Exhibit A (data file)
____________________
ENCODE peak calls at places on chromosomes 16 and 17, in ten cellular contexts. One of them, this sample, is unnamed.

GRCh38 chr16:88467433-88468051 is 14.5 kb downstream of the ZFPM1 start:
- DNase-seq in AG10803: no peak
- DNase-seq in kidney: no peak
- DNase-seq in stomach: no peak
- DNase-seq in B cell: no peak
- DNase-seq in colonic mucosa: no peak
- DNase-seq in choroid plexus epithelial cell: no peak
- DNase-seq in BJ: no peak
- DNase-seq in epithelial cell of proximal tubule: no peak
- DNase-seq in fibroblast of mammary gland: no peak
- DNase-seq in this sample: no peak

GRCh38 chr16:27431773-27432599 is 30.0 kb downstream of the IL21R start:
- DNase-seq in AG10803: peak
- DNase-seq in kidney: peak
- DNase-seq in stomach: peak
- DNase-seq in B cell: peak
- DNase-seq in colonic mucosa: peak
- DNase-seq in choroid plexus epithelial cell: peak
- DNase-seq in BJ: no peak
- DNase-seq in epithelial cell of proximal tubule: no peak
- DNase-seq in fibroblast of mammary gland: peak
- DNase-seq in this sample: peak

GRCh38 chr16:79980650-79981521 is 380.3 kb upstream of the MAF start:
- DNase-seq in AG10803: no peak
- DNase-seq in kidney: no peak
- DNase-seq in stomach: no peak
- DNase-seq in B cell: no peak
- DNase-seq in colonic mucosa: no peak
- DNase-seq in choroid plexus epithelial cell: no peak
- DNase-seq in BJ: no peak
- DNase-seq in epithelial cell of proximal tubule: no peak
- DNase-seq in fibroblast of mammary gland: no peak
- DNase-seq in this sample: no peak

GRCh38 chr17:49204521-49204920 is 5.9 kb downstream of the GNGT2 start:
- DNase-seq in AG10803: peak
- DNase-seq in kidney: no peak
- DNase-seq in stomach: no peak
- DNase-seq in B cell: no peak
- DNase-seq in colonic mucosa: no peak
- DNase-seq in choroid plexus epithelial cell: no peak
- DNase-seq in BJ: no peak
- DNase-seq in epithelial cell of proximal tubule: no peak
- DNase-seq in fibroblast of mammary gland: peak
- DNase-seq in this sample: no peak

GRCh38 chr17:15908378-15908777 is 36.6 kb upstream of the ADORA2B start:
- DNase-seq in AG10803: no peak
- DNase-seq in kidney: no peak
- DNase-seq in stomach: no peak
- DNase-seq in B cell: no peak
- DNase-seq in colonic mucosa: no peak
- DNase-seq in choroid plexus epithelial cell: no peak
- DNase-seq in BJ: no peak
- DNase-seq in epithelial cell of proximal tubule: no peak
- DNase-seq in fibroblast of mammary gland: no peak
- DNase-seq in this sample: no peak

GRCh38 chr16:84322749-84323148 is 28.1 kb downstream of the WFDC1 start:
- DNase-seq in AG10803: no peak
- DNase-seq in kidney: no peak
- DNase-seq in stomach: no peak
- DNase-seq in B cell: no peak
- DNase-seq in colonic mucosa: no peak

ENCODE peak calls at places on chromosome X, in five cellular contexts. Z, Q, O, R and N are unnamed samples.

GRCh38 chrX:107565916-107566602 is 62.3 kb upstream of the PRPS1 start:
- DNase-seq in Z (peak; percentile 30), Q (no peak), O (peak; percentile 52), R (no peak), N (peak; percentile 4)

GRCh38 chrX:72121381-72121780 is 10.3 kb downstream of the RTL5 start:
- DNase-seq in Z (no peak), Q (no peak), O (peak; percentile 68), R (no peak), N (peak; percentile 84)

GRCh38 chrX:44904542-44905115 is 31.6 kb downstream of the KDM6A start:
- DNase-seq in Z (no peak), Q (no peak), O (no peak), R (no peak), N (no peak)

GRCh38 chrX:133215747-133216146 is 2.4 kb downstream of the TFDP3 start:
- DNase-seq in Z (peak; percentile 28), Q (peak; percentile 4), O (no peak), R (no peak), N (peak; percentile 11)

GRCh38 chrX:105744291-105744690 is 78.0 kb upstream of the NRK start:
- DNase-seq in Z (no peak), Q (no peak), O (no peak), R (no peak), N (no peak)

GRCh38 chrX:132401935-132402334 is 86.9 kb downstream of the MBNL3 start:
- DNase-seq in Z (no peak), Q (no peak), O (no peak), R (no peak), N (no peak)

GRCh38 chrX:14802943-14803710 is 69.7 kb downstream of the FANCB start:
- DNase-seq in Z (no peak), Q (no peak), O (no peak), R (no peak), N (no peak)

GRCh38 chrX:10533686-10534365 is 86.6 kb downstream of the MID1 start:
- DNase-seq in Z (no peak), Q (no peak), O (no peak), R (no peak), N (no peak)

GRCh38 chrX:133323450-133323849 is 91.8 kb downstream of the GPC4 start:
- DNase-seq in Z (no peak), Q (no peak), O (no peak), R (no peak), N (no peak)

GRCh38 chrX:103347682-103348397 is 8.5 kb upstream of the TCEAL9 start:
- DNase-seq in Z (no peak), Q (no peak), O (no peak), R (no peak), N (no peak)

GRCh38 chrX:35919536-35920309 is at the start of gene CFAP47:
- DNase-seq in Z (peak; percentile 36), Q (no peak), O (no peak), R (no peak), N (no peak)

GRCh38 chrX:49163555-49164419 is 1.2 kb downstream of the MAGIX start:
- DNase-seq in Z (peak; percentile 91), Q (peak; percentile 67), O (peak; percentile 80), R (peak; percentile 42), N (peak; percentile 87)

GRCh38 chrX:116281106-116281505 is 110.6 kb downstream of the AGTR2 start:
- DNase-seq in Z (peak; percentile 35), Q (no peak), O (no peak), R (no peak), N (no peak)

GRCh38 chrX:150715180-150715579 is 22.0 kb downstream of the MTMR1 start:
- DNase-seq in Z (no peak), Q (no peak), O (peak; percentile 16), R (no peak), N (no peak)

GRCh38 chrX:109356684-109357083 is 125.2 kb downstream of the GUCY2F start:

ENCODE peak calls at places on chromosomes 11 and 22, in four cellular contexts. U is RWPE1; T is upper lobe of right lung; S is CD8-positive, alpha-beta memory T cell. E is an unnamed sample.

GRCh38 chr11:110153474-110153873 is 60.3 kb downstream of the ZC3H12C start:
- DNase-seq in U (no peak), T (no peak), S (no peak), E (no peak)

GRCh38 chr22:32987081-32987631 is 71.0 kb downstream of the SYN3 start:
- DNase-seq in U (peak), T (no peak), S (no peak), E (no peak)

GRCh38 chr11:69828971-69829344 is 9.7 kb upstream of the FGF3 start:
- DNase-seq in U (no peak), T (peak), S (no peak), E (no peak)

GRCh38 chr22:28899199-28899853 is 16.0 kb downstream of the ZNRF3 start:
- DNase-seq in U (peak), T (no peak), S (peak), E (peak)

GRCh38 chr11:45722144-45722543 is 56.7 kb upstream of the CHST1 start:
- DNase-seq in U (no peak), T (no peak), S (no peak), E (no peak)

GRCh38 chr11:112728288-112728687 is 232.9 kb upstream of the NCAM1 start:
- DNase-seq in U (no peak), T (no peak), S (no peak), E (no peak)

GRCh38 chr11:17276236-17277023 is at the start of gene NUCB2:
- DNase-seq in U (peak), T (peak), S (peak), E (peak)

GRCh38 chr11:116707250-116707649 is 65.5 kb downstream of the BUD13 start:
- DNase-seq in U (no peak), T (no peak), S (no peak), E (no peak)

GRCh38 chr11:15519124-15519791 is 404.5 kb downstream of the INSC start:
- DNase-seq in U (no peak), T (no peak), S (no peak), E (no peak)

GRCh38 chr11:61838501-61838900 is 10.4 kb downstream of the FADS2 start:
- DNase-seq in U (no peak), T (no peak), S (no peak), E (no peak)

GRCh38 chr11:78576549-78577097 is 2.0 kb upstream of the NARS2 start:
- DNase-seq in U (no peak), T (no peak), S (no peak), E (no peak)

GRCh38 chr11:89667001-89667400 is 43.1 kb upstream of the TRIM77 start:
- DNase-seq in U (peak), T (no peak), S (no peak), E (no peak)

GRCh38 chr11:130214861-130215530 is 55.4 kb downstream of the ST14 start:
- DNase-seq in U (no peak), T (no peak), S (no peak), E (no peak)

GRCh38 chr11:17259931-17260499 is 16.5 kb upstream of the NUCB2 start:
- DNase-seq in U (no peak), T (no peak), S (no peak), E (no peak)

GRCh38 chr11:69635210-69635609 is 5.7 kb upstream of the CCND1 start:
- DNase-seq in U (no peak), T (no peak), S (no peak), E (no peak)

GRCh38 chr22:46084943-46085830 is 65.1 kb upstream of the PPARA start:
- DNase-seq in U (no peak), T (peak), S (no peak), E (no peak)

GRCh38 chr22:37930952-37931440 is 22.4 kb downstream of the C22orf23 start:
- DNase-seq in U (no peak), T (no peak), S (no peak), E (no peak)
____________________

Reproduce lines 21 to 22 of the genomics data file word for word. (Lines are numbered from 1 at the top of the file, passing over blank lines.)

- DNase-seq in epithelial cell of proximal tubule: no peak
- DNase-seq in fibroblast of mammary gland: peak